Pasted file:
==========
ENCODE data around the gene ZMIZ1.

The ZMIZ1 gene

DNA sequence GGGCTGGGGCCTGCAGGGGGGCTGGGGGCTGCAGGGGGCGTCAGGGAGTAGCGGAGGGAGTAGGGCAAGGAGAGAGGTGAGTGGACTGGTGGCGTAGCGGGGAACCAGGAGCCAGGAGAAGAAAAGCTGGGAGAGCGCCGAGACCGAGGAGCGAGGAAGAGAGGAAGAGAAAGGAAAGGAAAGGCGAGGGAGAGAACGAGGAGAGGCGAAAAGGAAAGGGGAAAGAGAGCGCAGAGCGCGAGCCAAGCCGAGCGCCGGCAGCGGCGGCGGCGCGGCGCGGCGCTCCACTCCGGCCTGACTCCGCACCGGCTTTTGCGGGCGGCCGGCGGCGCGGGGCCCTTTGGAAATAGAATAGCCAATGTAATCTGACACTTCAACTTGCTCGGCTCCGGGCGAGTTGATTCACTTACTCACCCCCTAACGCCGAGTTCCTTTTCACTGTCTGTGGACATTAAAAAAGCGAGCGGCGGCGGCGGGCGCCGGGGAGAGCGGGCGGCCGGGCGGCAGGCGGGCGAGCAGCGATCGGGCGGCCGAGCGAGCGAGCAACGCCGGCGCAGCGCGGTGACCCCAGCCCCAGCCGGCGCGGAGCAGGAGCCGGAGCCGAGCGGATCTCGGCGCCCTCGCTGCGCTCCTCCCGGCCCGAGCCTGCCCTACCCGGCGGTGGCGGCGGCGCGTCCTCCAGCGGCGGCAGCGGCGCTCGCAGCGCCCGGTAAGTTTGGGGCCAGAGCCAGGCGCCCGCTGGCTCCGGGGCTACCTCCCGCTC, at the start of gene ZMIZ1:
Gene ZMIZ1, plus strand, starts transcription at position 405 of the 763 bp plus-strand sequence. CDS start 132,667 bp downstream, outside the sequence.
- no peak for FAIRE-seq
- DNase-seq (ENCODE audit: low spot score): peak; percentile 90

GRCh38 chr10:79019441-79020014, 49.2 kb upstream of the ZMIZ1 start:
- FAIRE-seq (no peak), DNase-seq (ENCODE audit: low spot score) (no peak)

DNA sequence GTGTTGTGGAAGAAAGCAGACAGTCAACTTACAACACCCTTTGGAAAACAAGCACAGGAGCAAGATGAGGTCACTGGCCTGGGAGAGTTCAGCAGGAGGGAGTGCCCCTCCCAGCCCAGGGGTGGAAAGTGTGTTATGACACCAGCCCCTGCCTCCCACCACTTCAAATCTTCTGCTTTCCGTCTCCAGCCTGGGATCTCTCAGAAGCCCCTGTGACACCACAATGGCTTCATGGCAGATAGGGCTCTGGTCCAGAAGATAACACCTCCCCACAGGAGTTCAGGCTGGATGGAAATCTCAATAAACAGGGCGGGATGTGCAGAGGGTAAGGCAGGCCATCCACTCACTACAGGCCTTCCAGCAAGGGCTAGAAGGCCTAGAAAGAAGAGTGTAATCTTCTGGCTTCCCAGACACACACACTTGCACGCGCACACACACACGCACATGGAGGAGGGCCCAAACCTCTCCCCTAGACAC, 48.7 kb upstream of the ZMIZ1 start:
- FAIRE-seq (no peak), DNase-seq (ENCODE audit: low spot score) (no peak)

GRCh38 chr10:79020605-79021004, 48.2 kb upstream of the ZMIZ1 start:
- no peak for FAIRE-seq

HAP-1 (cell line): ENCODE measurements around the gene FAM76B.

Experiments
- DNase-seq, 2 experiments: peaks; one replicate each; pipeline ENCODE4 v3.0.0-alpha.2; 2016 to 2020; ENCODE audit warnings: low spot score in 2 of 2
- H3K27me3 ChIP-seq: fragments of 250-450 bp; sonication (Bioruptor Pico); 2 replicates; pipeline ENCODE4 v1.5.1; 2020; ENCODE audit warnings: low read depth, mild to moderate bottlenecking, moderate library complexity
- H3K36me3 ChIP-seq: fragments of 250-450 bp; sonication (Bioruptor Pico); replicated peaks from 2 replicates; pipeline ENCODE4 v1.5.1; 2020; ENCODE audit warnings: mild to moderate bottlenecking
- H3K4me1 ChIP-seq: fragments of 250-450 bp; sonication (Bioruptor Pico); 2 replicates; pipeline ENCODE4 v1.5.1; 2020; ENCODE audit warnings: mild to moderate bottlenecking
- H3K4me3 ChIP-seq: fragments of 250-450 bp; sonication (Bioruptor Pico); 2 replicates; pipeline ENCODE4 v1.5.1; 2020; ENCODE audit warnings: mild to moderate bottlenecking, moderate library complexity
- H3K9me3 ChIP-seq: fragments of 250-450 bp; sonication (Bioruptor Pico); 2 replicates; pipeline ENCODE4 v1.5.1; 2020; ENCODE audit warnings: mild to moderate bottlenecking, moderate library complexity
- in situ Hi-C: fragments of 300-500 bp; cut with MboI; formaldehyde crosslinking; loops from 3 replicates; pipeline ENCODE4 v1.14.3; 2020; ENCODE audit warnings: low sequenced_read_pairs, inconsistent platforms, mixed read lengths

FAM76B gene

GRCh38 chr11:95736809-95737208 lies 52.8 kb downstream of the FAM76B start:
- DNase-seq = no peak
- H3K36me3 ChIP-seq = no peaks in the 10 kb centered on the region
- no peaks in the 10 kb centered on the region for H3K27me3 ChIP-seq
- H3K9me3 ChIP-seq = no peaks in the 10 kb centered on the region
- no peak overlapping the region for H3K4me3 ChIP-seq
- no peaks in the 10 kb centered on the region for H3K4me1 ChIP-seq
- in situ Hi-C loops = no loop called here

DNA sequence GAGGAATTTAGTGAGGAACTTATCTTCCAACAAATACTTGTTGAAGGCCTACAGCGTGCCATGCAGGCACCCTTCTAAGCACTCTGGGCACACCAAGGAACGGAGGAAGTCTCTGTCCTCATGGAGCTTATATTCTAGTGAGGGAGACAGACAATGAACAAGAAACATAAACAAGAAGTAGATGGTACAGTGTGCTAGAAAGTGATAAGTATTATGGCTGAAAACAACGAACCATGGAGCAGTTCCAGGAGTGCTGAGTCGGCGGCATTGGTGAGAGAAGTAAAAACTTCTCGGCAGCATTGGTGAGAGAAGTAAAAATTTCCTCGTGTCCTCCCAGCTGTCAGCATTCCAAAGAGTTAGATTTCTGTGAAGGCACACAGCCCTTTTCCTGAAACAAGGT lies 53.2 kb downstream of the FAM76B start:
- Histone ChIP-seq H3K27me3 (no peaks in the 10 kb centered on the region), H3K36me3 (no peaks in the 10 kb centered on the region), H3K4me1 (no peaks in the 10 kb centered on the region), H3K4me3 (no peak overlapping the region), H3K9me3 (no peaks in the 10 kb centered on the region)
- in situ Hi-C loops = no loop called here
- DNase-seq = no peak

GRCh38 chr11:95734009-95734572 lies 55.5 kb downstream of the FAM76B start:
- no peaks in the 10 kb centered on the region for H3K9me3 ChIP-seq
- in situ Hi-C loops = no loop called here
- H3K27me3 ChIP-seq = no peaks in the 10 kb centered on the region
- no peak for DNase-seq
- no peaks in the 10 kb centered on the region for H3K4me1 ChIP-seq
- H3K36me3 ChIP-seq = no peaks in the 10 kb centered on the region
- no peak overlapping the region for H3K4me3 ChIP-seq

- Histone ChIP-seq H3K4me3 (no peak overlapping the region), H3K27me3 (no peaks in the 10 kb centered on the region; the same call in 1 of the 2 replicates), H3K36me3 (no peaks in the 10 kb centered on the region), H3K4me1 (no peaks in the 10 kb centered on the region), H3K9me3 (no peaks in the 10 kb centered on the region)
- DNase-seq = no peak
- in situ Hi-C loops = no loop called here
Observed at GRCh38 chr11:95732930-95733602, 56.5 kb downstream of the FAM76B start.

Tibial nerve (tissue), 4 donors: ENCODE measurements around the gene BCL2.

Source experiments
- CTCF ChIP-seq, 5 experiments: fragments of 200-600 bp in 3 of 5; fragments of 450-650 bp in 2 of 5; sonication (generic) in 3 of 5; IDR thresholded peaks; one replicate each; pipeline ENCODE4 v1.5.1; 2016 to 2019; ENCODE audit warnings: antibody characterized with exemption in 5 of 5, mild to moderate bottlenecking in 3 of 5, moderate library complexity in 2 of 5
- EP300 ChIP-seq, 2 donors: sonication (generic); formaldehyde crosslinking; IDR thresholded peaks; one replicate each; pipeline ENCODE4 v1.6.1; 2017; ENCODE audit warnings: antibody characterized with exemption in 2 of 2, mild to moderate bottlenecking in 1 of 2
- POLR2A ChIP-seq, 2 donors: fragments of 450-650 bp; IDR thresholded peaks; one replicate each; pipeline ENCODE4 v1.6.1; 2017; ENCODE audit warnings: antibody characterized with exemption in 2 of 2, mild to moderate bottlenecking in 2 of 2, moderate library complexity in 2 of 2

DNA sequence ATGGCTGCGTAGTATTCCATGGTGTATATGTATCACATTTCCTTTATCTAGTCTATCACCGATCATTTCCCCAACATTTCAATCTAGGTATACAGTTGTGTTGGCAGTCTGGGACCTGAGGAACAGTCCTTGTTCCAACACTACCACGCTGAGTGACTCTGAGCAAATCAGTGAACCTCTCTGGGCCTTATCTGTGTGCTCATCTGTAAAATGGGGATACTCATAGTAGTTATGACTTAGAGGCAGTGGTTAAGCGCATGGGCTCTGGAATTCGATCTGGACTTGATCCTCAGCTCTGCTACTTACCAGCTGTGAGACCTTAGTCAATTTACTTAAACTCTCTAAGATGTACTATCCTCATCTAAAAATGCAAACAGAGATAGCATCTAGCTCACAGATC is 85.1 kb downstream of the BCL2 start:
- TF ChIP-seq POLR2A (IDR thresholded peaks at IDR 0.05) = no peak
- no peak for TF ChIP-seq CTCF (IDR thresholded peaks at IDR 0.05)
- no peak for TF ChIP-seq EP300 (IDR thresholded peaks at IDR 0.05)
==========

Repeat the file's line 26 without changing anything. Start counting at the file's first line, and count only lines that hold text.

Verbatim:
- no peaks in the 10 kb centered on the region for H3K27me3 ChIP-seq